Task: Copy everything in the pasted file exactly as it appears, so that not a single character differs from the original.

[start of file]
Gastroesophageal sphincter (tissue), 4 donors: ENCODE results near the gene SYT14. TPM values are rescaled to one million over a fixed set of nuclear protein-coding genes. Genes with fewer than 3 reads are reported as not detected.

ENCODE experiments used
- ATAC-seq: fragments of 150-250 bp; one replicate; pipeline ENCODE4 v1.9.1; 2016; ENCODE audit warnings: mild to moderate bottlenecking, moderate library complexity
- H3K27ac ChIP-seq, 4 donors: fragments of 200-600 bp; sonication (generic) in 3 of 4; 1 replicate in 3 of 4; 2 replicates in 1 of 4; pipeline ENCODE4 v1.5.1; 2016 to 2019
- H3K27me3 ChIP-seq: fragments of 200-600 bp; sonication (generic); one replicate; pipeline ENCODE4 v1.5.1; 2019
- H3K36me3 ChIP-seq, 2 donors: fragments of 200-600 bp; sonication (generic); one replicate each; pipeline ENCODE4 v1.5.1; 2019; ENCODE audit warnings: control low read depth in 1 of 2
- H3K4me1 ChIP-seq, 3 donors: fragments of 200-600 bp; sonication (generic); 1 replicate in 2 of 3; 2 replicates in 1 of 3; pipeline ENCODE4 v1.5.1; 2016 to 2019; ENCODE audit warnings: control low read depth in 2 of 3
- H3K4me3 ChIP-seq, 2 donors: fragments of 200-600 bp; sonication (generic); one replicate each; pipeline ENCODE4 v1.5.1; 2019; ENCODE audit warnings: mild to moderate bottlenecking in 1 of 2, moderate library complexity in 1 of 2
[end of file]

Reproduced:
Gastroesophageal sphincter (tissue), 4 donors: ENCODE results near the gene SYT14. TPM values are rescaled to one million over a fixed set of nuclear protein-coding genes. Genes with fewer than 3 reads are reported as not detected.

ENCODE experiments used
- ATAC-seq: fragments of 150-250 bp; one replicate; pipeline ENCODE4 v1.9.1; 2016; ENCODE audit warnings: mild to moderate bottlenecking, moderate library complexity
- H3K27ac ChIP-seq, 4 donors: fragments of 200-600 bp; sonication (generic) in 3 of 4; 1 replicate in 3 of 4; 2 replicates in 1 of 4; pipeline ENCODE4 v1.5.1; 2016 to 2019
- H3K27me3 ChIP-seq: fragments of 200-600 bp; sonication (generic); one replicate; pipeline ENCODE4 v1.5.1; 2019
- H3K36me3 ChIP-seq, 2 donors: fragments of 200-600 bp; sonication (generic); one replicate each; pipeline ENCODE4 v1.5.1; 2019; ENCODE audit warnings: control low read depth in 1 of 2
- H3K4me1 ChIP-seq, 3 donors: fragments of 200-600 bp; sonication (generic); 1 replicate in 2 of 3; 2 replicates in 1 of 3; pipeline ENCODE4 v1.5.1; 2016 to 2019; ENCODE audit warnings: control low read depth in 2 of 3
- H3K4me3 ChIP-seq, 2 donors: fragments of 200-600 bp; sonication (generic); one replicate each; pipeline ENCODE4 v1.5.1; 2019; ENCODE audit warnings: mild to moderate bottlenecking in 1 of 2, moderate library complexity in 1 of 2